The sound too fails to capture the magic of Green Hill Zone or Casino Night Zone – but it’s fair to say the game had gotten me way offside much earlier – perhaps if the actual gameplay was good the repetitive chiptune music on loop as you play each zone might have been as charming as the songs of yore. Probably not.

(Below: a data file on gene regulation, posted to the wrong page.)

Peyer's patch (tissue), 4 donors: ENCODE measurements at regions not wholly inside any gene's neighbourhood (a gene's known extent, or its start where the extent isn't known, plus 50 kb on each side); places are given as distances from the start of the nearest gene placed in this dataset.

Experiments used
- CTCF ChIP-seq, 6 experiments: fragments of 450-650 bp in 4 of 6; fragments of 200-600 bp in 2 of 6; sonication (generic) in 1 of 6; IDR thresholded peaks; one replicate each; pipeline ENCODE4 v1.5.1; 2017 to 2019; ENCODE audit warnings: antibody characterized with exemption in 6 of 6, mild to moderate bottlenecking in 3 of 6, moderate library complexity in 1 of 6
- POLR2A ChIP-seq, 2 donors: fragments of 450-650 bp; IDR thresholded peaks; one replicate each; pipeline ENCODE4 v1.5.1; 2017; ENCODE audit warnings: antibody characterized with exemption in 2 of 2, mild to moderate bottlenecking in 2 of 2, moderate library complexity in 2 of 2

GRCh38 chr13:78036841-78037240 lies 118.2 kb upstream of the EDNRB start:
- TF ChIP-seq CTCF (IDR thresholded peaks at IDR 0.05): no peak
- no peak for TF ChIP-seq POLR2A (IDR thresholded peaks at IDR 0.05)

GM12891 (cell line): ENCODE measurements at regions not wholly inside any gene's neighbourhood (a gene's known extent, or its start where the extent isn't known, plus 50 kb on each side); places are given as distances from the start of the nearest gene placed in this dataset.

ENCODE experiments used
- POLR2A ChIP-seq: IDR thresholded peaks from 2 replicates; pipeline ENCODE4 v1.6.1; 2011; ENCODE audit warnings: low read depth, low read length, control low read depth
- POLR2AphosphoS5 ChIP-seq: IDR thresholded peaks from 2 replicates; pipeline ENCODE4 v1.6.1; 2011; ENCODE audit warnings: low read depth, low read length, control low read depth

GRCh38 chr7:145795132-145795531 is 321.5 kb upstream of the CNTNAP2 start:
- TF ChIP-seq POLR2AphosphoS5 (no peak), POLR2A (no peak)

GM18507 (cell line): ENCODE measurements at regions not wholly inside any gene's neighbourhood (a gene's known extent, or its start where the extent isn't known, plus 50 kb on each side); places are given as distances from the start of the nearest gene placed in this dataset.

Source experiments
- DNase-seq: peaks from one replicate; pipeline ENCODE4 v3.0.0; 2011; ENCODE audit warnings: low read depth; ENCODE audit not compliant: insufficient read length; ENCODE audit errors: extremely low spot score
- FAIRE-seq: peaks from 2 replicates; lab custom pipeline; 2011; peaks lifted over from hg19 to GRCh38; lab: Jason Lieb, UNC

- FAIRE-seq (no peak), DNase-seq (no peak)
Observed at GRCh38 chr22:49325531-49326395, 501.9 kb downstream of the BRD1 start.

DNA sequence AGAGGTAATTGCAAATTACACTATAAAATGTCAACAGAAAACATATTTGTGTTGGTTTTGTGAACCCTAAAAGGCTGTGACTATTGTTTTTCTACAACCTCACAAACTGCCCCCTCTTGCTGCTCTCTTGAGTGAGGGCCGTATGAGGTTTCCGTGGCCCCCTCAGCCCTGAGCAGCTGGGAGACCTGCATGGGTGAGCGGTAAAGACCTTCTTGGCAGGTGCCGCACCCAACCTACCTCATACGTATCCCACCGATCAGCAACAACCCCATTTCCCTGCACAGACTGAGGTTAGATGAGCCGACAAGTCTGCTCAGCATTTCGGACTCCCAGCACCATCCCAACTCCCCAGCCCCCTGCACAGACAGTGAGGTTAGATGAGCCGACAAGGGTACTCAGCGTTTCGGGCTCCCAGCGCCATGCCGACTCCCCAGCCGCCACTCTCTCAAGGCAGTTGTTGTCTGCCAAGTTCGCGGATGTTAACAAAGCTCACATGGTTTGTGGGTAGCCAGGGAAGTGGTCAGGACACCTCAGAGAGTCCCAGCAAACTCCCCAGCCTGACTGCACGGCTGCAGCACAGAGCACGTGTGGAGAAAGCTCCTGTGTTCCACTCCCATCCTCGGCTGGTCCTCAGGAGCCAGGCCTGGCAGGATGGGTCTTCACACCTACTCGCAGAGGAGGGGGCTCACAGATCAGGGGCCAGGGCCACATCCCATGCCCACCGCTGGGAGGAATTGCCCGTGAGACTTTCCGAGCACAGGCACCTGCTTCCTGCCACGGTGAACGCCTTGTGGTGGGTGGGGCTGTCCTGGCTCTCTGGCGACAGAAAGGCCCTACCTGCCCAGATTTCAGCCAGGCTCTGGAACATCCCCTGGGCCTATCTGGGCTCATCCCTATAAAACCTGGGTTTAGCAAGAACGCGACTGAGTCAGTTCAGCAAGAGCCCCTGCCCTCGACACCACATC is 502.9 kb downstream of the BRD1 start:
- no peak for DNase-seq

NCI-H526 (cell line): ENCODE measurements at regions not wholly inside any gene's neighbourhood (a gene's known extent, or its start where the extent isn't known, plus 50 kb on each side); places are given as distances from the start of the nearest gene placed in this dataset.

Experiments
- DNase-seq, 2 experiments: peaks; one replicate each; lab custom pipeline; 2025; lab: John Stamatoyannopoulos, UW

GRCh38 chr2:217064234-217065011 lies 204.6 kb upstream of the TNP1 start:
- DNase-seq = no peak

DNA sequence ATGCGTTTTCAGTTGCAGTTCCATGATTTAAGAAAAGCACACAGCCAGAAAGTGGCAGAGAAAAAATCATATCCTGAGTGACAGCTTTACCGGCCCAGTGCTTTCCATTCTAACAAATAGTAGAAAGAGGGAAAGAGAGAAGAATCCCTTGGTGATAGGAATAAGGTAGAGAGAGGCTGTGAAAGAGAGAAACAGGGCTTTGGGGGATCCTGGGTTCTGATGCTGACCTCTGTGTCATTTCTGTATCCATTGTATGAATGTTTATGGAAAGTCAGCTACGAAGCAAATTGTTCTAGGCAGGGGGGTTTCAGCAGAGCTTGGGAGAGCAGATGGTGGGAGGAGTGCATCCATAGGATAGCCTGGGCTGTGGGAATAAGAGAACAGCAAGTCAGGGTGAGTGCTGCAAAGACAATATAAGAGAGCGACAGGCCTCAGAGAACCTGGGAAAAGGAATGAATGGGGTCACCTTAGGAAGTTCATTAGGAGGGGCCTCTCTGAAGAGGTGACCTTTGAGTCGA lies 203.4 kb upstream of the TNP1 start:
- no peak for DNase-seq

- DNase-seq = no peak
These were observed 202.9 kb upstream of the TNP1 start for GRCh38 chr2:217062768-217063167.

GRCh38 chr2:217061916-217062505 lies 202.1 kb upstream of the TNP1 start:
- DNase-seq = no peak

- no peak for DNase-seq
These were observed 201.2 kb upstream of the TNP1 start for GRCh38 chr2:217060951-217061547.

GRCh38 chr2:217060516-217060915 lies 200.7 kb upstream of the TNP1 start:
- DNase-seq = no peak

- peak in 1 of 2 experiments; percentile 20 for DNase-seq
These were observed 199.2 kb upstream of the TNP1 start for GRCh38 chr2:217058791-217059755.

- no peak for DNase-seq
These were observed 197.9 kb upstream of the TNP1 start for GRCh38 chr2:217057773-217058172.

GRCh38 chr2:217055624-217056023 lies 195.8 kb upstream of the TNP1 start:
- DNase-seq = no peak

You might think I’m too close to Sonic – I want Sonic 4 to be good too much – and that it has affected my objectivity. That the reality of the situation is that Sonic 4: Episode 1 is a competent, if not great platformer with room for improvement, but still fun anyway. You’re wrong. Platformers shouldn’t have half-arsed interpretations of physics. They shouldn’t have a continue system which is for all intents and purposes simply an inconvenience generator. To quote Supernatural - 'What's dead should stay dead... didn't you see Pet Semetary?' Well Sonic Team? Didn't you?